A strong knowledge of machine learning and artificial intelligence can prove essential for data analysts, database managers, and computer scientists. Machine learning courses teach students methods for analyzing data sets through machine learning tools. Students become familiar with common machine learning algorithms, and they learn to evaluate algorithms for their effectiveness.
Database Management and Design
This course covers the basics of electronic database management systems. Students learn about database structure, types of information, and popular database platforms. They also explore the roles and responsibilities of database managers, administrators, and other IT professionals. Students gain experience writing commands in Structured Query Language.
Data analytics and database management professionals greatly benefit from a strong knowledge of data visualization methods. In this course, students explore techniques for visually representing data and insights. The course covers design basics, color theory, human perception, and visual storytelling. Students also learn about popular data visualization tools.
Introduction to Programming
Many database management programs, especially those housed within computer science degrees, include programming courses. These courses prepare students to work with databases by teaching them the basic principles of programming. Students explore fundamental principles like logic and flow charting, and they learn to use programming languages including C++ and Java.
What Can I Do with an Online Bachelor's Degree in Database Management?
Below, you can learn more about what to expect after earning your database management degree online. The following sections discuss common learning outcomes and career expectations for database management graduates. These sections also discuss some fundamental abilities that database management students gain through their coursework. Then you can explore how these skills ready students for careers in database administration, data analytics, and information technology.
Database management programs foster valuable critical thinking and problem-solving skills that apply to various IT-related jobs and positions outside the field. They learn to program basic applications using languages like C++, C#, Java, and HTML. Students also examine more advanced programming areas like artificial intelligence and coding for mobile devices. Through coursework in technical communication, students learn to effectively convey complex concepts both orally and in written form.
In addition, database management students gain specialized skills related directly to database administration, data security, and data analysis. They receive hands-on experience with popular data management platforms and often gain the skills needed to earn credentials from industry leaders like Oracle. Students devote a considerable amount of time to learning Structured Query Language, which is a language that database specialists use to communicate with a system. Many programs also incorporate data analysis into the curriculum. Students learn to analyze extensive data sets and draw conclusions. They also explore methods for presenting their findings through charts, graphs, maps, and other visual aids.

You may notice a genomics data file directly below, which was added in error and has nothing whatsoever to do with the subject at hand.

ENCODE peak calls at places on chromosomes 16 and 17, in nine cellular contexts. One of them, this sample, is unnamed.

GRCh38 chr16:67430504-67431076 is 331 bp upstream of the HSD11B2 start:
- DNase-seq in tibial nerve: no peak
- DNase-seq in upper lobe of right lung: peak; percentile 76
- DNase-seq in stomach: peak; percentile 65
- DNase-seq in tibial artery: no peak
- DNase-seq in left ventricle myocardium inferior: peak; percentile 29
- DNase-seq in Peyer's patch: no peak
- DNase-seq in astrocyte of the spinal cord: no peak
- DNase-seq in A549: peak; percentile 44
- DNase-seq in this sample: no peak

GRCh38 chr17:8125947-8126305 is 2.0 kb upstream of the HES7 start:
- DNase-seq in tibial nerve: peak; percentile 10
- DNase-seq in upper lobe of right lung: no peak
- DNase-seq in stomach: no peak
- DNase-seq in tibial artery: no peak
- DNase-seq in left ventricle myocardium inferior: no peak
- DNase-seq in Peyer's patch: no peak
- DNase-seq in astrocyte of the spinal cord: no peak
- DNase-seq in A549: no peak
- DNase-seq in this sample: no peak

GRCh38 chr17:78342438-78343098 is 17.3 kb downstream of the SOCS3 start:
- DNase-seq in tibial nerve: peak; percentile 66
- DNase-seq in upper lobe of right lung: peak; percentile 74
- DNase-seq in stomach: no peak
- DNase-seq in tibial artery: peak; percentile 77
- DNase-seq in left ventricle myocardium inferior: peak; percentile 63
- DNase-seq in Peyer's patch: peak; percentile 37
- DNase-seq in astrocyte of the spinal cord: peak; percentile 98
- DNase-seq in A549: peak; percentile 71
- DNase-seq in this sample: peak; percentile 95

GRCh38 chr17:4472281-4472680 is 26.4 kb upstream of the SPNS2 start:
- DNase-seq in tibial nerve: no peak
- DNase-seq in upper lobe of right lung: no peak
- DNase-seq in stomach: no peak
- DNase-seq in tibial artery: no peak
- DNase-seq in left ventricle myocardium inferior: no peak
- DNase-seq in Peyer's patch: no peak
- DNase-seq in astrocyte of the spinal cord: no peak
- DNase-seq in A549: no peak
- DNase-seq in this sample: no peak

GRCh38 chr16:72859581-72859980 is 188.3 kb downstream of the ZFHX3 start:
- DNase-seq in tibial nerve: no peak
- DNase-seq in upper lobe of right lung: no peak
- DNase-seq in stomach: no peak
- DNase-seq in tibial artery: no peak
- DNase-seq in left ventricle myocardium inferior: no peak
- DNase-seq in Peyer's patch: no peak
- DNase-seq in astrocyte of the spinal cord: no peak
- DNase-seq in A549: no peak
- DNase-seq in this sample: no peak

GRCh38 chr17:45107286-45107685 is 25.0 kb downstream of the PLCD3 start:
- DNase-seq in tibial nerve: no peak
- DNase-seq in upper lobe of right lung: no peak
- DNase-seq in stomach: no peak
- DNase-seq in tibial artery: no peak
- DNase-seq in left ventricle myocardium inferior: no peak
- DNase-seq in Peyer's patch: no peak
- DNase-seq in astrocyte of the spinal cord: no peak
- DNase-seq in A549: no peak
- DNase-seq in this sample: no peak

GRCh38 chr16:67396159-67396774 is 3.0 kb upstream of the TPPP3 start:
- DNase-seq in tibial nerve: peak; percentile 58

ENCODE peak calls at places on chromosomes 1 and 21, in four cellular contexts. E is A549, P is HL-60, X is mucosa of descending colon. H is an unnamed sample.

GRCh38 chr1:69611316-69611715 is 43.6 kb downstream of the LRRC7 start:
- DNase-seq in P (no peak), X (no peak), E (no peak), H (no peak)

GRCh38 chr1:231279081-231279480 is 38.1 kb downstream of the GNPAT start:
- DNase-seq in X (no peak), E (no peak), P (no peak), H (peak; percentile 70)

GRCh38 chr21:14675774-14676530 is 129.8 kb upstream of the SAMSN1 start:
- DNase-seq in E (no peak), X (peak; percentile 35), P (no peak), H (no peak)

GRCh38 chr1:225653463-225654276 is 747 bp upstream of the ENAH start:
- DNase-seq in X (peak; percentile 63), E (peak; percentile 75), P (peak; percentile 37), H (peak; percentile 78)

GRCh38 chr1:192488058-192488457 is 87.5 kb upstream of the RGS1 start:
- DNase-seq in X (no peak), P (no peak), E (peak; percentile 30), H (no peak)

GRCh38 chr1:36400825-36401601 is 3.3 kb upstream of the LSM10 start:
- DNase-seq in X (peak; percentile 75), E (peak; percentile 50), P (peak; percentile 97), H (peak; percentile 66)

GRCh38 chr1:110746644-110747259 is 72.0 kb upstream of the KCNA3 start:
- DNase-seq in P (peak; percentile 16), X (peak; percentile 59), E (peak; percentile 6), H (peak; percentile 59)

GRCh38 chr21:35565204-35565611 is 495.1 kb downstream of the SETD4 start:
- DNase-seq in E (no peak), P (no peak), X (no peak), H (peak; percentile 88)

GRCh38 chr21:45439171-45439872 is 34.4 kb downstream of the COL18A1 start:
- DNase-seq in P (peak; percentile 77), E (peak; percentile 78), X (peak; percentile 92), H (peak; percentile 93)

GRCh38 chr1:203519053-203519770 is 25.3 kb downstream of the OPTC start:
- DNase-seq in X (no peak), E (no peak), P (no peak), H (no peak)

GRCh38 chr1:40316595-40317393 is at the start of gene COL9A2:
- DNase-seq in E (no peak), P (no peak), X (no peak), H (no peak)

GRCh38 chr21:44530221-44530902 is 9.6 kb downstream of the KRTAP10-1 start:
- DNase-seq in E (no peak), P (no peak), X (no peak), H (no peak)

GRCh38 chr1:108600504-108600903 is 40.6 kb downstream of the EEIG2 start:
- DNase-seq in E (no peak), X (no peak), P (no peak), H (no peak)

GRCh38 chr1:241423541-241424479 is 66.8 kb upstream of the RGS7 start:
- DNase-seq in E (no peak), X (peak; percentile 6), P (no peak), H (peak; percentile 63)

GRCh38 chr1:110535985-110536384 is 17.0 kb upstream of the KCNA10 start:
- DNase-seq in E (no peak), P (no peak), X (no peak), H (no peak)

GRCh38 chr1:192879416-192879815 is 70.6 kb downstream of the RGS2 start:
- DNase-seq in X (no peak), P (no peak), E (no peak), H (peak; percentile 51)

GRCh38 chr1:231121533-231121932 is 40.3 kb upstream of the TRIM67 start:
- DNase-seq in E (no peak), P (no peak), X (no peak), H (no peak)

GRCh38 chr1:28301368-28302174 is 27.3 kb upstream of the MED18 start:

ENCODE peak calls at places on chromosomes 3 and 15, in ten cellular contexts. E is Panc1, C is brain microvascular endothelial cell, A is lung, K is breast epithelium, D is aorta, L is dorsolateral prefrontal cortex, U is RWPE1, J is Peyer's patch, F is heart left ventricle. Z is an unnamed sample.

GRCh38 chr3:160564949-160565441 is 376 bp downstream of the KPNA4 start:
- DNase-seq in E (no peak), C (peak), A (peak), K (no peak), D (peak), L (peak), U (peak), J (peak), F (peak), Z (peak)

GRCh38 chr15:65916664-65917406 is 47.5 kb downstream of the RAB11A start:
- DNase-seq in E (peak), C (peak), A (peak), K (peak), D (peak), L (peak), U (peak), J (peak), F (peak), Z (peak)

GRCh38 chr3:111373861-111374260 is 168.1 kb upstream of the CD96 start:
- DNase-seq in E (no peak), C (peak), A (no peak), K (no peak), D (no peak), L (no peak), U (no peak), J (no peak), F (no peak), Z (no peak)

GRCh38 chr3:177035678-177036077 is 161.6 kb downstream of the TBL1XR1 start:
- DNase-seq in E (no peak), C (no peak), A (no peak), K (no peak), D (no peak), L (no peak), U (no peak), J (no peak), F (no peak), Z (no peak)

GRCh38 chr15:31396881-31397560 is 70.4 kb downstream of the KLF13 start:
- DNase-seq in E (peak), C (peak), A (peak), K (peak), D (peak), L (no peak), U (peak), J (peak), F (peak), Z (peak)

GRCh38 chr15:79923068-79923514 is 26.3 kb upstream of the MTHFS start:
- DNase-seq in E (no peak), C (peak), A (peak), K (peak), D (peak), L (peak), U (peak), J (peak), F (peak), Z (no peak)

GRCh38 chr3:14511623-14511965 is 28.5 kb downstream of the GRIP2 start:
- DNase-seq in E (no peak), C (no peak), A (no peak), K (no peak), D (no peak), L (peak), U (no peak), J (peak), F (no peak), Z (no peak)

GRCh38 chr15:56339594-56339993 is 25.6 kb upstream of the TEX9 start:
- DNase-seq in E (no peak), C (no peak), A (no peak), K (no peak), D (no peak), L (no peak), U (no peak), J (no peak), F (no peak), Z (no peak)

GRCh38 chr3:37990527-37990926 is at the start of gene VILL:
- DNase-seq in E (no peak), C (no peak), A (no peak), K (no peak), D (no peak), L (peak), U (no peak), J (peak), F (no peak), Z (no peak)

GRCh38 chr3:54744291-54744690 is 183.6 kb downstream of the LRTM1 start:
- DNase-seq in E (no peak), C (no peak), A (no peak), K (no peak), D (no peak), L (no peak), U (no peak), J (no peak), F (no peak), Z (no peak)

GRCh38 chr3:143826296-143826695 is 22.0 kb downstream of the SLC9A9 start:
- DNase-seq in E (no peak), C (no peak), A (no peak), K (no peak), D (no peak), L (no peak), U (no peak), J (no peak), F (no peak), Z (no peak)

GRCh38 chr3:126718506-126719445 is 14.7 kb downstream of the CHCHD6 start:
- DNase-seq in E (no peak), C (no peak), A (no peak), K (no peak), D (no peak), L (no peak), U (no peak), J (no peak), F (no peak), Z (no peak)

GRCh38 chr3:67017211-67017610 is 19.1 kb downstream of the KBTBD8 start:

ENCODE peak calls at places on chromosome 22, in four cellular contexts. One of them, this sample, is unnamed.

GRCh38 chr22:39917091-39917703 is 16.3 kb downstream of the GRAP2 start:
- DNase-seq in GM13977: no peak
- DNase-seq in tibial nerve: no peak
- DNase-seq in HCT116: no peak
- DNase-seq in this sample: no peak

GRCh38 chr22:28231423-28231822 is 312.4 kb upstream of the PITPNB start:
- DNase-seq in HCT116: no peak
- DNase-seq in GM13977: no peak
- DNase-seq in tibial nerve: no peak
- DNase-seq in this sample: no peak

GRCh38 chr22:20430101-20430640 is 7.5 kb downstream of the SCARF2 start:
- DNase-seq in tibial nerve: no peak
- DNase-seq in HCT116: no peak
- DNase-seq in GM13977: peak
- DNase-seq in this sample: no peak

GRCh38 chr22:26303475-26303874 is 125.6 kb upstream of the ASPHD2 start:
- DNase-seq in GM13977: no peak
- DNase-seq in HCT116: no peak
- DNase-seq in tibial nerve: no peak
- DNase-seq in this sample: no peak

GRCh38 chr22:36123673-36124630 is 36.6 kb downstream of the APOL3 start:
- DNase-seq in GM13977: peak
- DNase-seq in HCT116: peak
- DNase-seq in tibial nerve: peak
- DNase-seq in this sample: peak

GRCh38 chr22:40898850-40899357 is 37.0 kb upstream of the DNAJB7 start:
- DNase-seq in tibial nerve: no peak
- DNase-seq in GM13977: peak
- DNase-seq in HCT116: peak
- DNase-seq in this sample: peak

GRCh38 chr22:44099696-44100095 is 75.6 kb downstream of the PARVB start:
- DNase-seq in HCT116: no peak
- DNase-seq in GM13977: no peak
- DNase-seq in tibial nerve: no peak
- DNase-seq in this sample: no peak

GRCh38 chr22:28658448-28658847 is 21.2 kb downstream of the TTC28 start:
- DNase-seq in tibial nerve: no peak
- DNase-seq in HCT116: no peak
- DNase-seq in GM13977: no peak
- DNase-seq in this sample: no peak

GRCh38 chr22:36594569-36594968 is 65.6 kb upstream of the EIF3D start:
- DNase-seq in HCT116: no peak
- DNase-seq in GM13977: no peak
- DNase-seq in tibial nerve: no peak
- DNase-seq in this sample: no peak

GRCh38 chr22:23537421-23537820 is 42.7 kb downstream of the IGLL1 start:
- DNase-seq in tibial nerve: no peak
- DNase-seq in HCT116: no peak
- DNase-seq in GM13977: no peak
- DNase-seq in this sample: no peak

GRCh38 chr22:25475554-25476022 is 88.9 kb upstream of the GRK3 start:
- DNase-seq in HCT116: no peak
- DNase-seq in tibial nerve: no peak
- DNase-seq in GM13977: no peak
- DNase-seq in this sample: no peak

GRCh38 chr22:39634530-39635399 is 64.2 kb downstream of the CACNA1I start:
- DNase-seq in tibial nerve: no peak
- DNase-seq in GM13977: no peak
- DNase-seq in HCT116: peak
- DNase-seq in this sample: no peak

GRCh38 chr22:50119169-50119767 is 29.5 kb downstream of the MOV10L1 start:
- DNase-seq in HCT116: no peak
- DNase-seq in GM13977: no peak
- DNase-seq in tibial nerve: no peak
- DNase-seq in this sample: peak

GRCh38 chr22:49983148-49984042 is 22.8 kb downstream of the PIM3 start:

Potential Careers & Salaries
Database management programs ready students for a variety of technology-related professions. Due to a broad reliance on information systems, database management graduates can work in many settings. Graduates can apply their skills toward work in the government, nonprofit, or private sectors. Likewise, they may choose to work for a small startup or a multinational corporation.
Graduates of bachelor's programs or online database management certificate programs can find work as database administrators who organize and maintain important data. They can also pursue a job in the data science space, where they may analyze large sets of data and generate insights for upper management. Graduates might decide to pursue a specialized field such as information security or geographic information systems. Below, you can explore common roles, duties, and salaries for database management degree holders.
Annual Mean Salary: $53,048
Implementation specialists work in software and hardware companies. They install and customize hardware and software systems for clients. These professionals determine a client's needs, add features, and train users. They then monitor the systems and address any questions or technical concerns.
Information Security Engineer
Annual Mean Salary: $92,076
Information security engineers protect an organization's networks, systems, and data. They install firewalls, data encryption programs, and other tools to secure sensitive information and protect a company from hackers. They also monitor their organization's systems and perform regular tests.
Geographic Information Systems (GIS) Analyst
Annual Mean Salary: $52,770